Both the EU and the UK will have new laws regulating social media platforms coming in to effect shortly. In the EU, the DSA’s focus will be on how social media and digital platforms deal with illegal content, misinformation and disinformation, and false advertising. The UK’s OSB focuses on child safety and welfare, by introducing age verification requirements to bar those who are underage from digital platforms, and reduce their access to harmful and illegal content. Of course, the social media giants have expressed their “displeasure” at these new laws. However, they are very much needed, and have been for a long time.
What are the new safety laws?
- A system of rules for dealing with illegal content. Digital providers must use this system to act rapidly to remove illegal content based national or EU law. On the other hand, users who’s content is removed will be given new rights. For example, clear reasoning for the deletion of content, and the right to dispute the removal.
- Platforms must clearly show how their algorithms and content moderation function. Also, users must be given at least one option to have non-targeted content. There’s also been discussion around banning targeting of sensitive traits, such as sexuality or religious affiliation, and to children.
- Transparency. Platforms will be obligated to publish annual data showing their content moderation efforts (how they dealt with illegal content). They must also show the number of and responses to complaints from users.
Affected service providers will have until 1 January 2024 to comply.
- Age verification technologies will be required to keep those under the minimum age required to use the platform away. Companies will have to show what technology they are using, and that they are enforcing age limits.
- Illegal content must be removed, and efforts must be made by companies to make sure it’s never seen at all. Making content that promotes self-harm will be made illegal for the first time.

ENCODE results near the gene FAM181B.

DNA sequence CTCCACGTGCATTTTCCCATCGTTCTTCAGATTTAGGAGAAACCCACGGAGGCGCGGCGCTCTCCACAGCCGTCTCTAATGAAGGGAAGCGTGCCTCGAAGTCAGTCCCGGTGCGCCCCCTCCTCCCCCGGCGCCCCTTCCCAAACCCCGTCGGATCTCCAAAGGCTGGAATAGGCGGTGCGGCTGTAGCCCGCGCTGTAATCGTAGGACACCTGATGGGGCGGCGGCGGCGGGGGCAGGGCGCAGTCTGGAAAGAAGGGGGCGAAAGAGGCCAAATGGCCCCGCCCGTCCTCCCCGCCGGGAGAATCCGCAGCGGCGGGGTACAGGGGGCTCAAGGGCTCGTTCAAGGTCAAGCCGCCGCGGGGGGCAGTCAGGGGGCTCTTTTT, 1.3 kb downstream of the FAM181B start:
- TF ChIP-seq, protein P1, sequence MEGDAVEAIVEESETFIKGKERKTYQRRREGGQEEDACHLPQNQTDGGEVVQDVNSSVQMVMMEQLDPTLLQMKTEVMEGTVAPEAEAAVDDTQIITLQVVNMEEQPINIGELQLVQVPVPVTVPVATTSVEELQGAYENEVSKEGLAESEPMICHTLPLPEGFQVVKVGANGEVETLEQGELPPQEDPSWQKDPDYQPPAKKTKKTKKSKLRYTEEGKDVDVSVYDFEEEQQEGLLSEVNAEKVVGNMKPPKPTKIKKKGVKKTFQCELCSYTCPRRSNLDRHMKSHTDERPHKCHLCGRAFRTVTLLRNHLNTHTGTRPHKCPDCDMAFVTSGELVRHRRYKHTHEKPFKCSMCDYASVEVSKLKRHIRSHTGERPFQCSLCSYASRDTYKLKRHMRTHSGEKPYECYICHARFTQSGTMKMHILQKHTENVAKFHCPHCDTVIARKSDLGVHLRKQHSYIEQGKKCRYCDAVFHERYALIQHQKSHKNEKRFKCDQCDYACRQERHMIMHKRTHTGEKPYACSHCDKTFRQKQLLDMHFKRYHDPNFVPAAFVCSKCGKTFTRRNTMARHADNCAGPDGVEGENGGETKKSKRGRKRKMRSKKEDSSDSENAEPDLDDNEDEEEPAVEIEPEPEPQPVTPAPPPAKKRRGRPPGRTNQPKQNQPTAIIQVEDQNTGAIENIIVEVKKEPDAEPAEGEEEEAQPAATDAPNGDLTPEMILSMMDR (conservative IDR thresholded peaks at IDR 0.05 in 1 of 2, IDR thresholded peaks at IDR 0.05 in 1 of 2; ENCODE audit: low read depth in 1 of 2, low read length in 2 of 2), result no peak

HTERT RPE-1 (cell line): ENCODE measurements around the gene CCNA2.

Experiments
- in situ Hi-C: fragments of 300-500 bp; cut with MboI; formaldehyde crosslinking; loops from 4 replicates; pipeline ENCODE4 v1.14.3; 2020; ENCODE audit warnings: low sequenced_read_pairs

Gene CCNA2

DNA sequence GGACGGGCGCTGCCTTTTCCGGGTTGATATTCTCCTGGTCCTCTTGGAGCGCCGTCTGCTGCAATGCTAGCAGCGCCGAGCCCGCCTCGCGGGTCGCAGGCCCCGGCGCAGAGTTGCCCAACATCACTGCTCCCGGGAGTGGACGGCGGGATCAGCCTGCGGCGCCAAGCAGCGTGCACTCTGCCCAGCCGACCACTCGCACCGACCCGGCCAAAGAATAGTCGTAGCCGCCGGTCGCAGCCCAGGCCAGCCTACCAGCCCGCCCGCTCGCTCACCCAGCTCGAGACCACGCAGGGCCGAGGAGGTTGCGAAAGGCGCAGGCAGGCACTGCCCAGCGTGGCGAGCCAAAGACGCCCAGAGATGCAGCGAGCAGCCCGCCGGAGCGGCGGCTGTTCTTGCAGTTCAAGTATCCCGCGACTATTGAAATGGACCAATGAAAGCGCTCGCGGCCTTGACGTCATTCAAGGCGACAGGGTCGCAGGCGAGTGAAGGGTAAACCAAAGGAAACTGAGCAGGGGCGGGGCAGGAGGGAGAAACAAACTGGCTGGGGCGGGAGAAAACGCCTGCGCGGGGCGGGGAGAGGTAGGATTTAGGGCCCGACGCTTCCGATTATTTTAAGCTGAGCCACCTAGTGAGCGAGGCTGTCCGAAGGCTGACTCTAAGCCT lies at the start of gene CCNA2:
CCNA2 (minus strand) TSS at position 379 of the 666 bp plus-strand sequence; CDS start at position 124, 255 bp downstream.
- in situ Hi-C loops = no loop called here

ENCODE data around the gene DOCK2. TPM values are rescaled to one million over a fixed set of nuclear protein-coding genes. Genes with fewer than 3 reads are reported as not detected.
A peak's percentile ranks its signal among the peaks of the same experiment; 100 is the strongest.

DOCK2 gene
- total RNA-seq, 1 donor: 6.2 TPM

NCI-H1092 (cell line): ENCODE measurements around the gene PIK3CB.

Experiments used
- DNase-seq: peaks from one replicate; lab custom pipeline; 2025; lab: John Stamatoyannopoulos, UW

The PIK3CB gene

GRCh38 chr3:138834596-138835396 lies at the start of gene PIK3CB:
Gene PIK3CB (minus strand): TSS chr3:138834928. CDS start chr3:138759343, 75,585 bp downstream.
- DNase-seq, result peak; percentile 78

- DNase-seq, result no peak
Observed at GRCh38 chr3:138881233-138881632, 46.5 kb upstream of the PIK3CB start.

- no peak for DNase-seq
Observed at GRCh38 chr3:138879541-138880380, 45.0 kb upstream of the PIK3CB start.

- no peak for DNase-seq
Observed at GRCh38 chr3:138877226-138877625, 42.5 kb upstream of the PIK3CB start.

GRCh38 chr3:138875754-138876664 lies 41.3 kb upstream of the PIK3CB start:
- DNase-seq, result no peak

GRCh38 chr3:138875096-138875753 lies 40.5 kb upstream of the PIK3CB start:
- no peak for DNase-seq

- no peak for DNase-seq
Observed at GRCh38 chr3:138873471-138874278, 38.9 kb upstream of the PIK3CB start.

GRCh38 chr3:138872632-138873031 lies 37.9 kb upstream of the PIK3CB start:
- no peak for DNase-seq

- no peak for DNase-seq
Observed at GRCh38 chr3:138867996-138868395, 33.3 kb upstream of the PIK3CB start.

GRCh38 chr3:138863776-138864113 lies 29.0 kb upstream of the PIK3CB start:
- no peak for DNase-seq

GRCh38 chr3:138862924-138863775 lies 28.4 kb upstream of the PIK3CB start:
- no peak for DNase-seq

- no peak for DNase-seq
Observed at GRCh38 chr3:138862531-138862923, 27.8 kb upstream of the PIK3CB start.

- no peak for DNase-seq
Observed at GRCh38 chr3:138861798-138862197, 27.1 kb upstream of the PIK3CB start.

- Children will be prevented from accessing harmful but legal content, such as pornographic, online abuse and content that promotes suicide, eating disorders, etc. but don’t class as criminal.
- As with the EU law, users will be able to see what traits are being used to target content at them, and be given the option to stop this targeting.
Why are they so necessary right now?
I have previously discussed the wide reaching, damaging effects that misinformation and disinformation are having on the world, and the EU’s new act will ideally limit these effects in the future, at least within the EU. Social media giants have for too long avoided accountability for the damage they cause, and transparency over how they operate. Unfortunately, as they changed the world, both negatively and in some cases positively, legislation from world governments didn’t keep up, and they were left to govern themselves. Of course, a business will always put profit above public safety and welfare.
As for the UK one, the importance of removing illegal content and limiting harmful content is obvious. The key is the focus on children. Mental health experts have for years cried out about the negative effects that social media is having on us. Poor mental health in childhood, when brains are developing, can affect someone for the rest of their lives. From eating disorders and cyberbullying, to anxiety and loneliness, the list of harmful effects seems endless. Alongside the news headlines in the UK about the Online Safety Bill, comes the tragic case of Molly Russell. Her suicide at 14 was ruled by the coroner to have followed the negative effects of online content, especially related to suicide and self-harm. Molly’s case is far from the only instance of this happening, but the bill seeks to stop this in the future.
We’ll have to wait and see if these changes are effective.
The power of social media and the internet is overwhelming. We may very well see that these laws have come too late, and have too little effect. If they don’t make it possible to co-exist healthily with social media, the final solution may have to be to take our situation into our own hands, and remove ourselves from the digital space. LifeBonder’s goal is to help us step away from social media, by helping us to form real-world relationships in real-world places. Social media becomes irrelevant when we can fully appreciate the mesaverse we exist in with other people.